Loyola University Chicago is among the centers participating in a landmark clinical trial that has found that more intensive management of high blood pressure reduces heart disease rates and saves lives.
The trial included adults 50 years and older with high blood pressure. It found that adjusting blood pressure medications to achieve a target top number of 120 millimeters of mercury (mm Hg) reduced rates of cardiovascular events by almost a third, and the risk of death by almost a quarter, compared with targeting a top number of 140 mm Hg. (Cardiovascular events include heart attack, heart failure and stroke.)
Loyola University Medical Center enrolled 89 patients in the National Institutes of Health study, called the Systolic Blood Pressure Intervention Trial (SPRINT). Initial results were announced Sept. 11.
"This is the first clinical trial to confirm that a more intensive blood pressure regimen improves cardiovascular outcomes," said Holly Kramer, MD, principal investigator at the Loyola site, along with co-investigator Vinod K. Bansal, MD. Dr. Kramer is an associate professor in the Department of Public Health Sciences and Division of Nephrology and Dr. Bansal is a professor in the Division of Nephrology of Loyola University Chicago Stritch School of Medicine.
Gary H. Gibbons, MD, director of the National Heart, Lung, and Blood Institute, the primary sponsor of SPRINT, said: "The study provides potentially lifesaving information that will be useful to health care providers as they consider the best treatment options for some of their patients, particularly those over age 50. We are delighted to have achieved this important milestone in the study in advance of the expected closure date for the SPRINT trial and look forward to quickly communicating the results to help inform patient care and the future development of evidence-based clinical guidelines."
High blood pressure, or hypertension, is a leading risk factor for heart disease, stroke, kidney failure and other health problems. An estimated 1 in 3 people in the United States has high blood pressure.
The SPRINT study evaluates the benefits of maintaining a new target for systolic blood pressure, the top number in a blood pressure reading, among a group of patients 50 years and older at increased risk for heart disease or who have kidney disease. A systolic pressure of 120 mm Hg, maintained by this more intensive blood pressure intervention, could ultimately help save lives among adults age 50 and older who have a combination of high blood pressure and at least one additional risk factor for heart disease, the investigators say.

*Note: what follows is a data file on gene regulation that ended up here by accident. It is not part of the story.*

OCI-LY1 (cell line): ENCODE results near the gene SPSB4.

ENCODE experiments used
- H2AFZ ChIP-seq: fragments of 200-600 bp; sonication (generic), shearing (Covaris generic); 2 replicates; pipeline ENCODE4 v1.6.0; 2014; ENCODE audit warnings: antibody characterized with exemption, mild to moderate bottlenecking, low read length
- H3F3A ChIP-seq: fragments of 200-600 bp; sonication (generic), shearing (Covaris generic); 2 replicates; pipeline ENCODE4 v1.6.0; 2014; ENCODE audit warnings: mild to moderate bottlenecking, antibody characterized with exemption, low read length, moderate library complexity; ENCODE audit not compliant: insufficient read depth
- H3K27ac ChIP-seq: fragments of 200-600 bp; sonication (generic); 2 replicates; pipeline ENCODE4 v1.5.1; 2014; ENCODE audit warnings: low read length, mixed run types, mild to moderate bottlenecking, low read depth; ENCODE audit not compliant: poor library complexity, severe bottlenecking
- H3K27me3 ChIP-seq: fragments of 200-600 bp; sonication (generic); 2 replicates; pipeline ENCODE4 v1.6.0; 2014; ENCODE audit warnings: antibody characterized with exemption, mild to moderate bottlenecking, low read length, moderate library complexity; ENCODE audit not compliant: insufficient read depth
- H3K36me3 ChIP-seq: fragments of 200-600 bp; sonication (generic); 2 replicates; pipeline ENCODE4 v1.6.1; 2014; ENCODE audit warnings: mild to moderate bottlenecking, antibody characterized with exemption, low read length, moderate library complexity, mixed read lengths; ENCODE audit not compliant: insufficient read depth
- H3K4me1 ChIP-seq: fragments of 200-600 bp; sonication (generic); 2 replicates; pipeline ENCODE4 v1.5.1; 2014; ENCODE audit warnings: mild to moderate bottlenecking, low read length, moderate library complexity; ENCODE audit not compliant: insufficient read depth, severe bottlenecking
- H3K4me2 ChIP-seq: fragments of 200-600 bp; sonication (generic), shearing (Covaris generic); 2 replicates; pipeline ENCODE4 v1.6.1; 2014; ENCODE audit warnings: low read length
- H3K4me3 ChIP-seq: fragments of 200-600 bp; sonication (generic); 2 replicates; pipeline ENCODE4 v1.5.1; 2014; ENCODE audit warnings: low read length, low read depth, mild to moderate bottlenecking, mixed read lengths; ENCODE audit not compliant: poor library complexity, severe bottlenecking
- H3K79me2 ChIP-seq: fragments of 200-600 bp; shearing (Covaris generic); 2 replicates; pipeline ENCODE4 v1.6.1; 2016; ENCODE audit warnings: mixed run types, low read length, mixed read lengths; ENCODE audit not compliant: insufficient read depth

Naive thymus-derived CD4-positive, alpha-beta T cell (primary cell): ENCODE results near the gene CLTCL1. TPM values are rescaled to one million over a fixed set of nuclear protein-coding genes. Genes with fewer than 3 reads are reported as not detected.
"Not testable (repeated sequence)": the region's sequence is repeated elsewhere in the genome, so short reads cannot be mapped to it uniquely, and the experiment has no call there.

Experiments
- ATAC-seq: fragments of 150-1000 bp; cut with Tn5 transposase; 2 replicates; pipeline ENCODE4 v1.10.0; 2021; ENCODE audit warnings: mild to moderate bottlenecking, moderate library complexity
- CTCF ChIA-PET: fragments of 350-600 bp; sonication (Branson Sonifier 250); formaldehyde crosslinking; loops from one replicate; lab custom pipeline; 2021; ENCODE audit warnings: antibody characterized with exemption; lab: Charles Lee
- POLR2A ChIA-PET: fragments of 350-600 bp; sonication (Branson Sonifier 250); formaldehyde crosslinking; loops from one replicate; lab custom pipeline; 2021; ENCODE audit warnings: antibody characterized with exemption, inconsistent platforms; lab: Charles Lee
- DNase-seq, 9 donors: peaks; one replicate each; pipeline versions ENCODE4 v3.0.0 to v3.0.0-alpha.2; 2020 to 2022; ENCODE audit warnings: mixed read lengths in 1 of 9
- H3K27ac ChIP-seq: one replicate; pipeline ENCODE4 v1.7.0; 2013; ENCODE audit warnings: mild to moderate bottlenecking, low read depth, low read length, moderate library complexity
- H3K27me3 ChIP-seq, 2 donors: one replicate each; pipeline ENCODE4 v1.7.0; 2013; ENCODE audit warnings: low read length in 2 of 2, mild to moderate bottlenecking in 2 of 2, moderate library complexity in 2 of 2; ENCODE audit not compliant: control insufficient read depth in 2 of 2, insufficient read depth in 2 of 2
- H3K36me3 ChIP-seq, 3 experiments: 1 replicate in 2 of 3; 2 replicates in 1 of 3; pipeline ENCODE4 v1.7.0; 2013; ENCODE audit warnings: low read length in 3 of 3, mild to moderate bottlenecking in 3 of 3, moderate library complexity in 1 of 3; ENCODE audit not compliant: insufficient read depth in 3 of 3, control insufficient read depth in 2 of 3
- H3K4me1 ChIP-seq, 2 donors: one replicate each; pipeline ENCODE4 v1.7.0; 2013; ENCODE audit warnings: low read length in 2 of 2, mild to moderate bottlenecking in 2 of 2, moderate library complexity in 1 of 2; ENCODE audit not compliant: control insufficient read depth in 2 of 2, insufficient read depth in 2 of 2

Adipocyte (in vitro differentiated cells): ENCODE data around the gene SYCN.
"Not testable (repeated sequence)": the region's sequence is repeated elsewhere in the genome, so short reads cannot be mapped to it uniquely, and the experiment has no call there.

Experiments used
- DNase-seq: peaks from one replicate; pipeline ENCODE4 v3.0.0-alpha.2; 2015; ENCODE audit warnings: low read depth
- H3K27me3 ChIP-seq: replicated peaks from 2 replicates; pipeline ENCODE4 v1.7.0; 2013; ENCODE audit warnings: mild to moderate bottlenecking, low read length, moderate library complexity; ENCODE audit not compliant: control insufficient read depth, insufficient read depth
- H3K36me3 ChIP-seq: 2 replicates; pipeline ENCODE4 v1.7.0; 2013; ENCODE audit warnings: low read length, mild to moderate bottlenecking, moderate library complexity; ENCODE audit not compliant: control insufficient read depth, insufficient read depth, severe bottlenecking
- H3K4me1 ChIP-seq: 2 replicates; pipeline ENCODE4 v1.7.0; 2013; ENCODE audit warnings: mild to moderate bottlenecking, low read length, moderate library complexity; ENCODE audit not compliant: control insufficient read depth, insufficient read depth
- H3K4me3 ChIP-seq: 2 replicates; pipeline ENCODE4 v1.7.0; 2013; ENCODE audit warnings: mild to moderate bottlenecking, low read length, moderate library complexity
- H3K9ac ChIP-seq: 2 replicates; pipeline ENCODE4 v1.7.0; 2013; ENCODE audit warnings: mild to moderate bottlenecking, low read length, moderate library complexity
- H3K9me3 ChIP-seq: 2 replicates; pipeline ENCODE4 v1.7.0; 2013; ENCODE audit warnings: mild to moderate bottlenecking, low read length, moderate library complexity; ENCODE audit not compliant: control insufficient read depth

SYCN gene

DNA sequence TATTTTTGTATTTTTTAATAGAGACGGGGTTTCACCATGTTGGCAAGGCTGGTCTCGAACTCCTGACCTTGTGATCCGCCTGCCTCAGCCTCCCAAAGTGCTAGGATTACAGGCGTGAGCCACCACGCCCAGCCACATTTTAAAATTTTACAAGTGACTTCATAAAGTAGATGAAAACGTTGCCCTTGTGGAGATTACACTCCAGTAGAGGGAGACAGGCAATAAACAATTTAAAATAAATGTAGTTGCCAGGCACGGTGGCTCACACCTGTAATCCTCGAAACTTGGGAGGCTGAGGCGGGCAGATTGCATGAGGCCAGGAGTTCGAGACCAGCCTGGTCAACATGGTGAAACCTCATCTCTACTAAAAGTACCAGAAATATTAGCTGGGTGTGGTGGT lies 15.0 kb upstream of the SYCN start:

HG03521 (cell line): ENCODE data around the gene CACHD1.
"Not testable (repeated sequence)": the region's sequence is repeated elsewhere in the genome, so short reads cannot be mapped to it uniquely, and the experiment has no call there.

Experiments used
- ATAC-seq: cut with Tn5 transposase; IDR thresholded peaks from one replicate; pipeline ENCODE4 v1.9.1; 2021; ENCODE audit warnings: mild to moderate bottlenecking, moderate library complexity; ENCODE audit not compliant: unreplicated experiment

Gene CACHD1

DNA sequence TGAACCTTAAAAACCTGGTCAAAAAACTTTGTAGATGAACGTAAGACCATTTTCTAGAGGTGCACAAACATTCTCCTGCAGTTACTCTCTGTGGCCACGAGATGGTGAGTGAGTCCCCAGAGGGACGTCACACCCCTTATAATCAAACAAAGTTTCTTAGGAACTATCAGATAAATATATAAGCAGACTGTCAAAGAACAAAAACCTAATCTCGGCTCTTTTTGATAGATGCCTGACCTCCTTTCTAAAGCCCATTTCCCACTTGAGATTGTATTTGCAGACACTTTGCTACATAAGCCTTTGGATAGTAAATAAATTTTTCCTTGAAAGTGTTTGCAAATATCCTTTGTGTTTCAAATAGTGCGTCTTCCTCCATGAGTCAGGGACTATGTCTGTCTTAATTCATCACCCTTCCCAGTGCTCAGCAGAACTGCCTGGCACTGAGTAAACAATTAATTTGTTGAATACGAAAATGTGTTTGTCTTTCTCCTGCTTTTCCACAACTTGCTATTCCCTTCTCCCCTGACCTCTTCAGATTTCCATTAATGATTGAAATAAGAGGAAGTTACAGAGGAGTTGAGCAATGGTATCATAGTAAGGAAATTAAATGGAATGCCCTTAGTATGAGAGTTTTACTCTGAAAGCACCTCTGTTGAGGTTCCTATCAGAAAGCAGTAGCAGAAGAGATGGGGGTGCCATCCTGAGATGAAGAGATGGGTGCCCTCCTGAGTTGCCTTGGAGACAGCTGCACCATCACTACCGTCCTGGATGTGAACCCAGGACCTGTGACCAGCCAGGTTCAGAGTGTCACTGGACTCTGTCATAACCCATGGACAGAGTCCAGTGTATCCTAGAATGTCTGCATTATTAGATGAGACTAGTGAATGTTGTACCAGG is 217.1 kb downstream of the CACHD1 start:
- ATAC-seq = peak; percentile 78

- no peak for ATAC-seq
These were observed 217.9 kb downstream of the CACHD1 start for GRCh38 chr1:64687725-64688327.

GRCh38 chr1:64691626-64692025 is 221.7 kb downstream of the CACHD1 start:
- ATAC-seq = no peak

The SPRINT study, which began in the fall of 2009, includes more than 9,300 participants from about 100 medical centers and clinical practices throughout the United States and Puerto Rico. It is the largest study of its kind to examine how maintaining systolic blood pressure at a lower than currently recommended level will affect cardiovascular and kidney diseases. NIH stopped the blood pressure intervention earlier than originally planned in order to quickly disseminate the significant preliminary results.
The study population was diverse and included women, racial/ethnic minorities, and the elderly. The investigators point out that the SPRINT study did not include patients with diabetes, prior stroke, or polycystic kidney disease, as other research included those populations.
When SPRINT was designed, the well-established clinical guidelines recommended a systolic blood pressure of less than 140 mm Hg for healthy adults and 130 mm Hg for adults with kidney disease or diabetes. Investigators designed SPRINT to determine the potential benefits of achieving systolic blood pressure of less than 120 mm Hg.
Between 2010 and 2013, the SPRINT investigators randomly divided the study participants into two groups that differed according to targeted levels of blood pressure control. The standard group received blood pressure medications to achieve a target of less than 140 mm Hg. They received an average of two different blood pressure medications. The intensive treatment group received medications to achieve a target of less than 120 mm Hg and received an average of three medications.
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